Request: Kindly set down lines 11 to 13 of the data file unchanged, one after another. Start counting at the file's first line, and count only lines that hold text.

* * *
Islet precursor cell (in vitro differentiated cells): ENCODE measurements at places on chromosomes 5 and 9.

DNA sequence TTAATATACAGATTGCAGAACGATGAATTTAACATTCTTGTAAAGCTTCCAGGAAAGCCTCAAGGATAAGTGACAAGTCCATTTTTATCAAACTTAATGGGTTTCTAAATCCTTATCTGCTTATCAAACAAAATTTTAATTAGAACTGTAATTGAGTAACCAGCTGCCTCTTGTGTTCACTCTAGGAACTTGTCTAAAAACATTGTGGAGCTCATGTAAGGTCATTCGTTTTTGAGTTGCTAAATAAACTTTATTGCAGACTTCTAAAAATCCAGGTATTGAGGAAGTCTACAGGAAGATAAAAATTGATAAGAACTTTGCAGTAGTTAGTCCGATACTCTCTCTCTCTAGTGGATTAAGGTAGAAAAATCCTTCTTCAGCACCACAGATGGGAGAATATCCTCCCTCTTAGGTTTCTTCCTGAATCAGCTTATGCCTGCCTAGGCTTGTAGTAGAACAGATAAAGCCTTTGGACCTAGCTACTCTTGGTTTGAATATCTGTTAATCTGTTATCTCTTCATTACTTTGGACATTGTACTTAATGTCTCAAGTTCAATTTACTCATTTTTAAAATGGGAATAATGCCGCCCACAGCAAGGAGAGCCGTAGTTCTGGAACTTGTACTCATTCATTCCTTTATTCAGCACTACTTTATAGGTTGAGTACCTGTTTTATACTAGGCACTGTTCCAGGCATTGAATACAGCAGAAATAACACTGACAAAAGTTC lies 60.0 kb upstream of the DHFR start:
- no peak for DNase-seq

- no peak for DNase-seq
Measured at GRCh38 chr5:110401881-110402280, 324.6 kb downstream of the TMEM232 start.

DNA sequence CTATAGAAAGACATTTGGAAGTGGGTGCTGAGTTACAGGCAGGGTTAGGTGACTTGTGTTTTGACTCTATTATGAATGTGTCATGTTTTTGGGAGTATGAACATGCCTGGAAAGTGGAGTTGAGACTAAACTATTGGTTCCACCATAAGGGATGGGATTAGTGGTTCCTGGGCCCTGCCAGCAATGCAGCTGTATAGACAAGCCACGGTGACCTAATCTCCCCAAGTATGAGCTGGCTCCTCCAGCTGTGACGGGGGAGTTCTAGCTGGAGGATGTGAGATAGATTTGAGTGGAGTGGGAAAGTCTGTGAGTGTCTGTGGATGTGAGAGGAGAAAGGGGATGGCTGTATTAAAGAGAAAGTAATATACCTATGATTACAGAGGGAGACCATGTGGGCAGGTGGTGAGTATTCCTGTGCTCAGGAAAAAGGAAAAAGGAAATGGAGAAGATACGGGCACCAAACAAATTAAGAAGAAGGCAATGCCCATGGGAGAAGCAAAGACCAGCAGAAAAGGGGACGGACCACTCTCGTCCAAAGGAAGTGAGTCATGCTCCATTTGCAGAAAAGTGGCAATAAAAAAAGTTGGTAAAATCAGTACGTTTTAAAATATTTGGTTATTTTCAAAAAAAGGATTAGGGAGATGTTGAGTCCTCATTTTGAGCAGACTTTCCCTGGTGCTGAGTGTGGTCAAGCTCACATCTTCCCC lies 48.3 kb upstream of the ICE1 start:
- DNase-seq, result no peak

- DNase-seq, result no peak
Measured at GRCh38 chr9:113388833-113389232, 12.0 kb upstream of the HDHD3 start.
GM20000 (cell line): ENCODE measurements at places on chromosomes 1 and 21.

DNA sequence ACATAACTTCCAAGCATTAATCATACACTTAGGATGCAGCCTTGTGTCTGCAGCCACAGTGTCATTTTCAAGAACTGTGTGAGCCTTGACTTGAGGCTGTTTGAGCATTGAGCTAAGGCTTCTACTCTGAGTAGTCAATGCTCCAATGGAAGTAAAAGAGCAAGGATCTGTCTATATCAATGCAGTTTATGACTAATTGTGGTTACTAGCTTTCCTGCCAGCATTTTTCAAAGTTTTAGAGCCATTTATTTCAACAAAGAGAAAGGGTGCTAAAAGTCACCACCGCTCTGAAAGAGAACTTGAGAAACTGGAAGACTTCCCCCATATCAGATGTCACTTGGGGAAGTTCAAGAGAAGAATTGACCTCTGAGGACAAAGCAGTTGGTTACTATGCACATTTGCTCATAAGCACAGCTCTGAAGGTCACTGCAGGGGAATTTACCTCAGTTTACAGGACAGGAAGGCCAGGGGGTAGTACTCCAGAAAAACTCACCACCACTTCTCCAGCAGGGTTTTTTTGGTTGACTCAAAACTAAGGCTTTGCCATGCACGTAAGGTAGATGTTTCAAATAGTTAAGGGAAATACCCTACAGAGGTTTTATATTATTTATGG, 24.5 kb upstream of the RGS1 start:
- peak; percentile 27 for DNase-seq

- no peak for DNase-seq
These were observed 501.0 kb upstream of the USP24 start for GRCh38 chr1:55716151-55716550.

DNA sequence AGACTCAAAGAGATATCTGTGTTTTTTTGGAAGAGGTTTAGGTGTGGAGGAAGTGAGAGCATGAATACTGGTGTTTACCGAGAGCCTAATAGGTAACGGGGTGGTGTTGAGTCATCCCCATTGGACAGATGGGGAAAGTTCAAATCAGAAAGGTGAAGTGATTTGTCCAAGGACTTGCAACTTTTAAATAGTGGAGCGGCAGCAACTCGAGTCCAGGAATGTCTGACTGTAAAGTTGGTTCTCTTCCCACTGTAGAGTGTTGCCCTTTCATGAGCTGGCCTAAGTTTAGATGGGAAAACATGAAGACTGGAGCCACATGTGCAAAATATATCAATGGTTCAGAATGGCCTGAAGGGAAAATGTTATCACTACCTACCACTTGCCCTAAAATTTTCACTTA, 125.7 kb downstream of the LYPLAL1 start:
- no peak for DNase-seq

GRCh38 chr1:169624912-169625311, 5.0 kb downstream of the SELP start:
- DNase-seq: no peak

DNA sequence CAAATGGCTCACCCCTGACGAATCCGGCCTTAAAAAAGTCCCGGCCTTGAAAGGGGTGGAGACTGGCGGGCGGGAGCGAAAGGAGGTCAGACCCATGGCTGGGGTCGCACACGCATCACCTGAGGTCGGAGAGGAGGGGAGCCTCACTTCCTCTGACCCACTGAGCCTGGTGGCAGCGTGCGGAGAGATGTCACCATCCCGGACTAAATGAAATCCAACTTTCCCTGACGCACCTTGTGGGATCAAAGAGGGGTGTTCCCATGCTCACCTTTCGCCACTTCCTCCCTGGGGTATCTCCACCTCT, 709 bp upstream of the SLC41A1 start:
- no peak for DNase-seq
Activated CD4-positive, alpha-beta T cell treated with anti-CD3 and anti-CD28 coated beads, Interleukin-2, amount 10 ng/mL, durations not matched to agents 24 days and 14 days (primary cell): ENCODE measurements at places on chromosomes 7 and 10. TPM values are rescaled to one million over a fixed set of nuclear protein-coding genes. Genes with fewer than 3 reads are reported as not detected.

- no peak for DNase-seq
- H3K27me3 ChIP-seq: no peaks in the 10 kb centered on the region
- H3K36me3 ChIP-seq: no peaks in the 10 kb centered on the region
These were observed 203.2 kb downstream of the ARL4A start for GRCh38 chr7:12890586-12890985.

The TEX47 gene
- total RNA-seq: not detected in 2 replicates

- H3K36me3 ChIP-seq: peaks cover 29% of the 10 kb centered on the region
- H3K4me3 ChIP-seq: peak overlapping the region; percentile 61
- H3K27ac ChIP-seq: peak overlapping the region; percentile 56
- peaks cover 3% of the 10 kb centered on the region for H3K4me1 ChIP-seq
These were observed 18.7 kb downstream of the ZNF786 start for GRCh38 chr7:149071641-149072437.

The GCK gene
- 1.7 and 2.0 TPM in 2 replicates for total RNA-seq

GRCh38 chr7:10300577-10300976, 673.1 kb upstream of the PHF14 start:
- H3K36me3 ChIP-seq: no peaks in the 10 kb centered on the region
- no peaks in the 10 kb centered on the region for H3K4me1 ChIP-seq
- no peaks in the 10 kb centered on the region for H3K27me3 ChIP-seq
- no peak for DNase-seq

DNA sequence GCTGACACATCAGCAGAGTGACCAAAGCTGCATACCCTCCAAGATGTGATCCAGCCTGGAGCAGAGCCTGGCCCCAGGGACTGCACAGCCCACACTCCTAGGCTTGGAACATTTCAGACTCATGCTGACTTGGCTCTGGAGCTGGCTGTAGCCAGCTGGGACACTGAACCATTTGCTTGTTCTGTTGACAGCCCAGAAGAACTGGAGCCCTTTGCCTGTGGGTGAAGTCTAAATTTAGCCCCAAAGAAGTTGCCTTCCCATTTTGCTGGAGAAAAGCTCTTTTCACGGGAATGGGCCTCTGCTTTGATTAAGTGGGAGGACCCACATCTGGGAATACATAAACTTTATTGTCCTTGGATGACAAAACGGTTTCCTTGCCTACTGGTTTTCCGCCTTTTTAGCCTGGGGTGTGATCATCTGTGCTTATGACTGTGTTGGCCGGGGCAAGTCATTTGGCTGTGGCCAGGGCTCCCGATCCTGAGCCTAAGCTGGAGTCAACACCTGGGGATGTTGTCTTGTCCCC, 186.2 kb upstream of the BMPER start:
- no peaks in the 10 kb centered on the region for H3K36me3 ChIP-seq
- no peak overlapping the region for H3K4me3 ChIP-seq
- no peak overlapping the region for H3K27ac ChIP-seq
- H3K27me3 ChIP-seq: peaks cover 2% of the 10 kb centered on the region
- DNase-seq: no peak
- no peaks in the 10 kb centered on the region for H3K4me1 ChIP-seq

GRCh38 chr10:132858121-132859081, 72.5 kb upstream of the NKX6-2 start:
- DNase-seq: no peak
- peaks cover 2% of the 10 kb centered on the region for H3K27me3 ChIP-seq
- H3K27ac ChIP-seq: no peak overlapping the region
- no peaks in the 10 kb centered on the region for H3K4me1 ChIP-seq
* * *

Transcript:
DNA sequence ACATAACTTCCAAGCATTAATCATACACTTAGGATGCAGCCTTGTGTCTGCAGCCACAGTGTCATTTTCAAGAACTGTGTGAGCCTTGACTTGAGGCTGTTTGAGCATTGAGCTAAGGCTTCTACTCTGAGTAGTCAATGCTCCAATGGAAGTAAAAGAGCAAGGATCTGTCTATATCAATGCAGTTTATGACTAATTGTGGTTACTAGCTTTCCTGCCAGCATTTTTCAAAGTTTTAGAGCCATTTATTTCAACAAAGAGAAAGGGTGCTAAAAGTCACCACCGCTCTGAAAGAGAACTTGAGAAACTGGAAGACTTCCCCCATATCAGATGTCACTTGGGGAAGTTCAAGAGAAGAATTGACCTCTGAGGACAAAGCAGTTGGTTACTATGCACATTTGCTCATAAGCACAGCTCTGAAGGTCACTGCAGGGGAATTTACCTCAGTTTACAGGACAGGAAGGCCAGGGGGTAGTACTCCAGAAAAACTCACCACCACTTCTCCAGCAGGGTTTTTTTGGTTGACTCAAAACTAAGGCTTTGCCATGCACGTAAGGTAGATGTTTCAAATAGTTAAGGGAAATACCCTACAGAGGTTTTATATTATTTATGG, 24.5 kb upstream of the RGS1 start:
- peak; percentile 27 for DNase-seq

- no peak for DNase-seq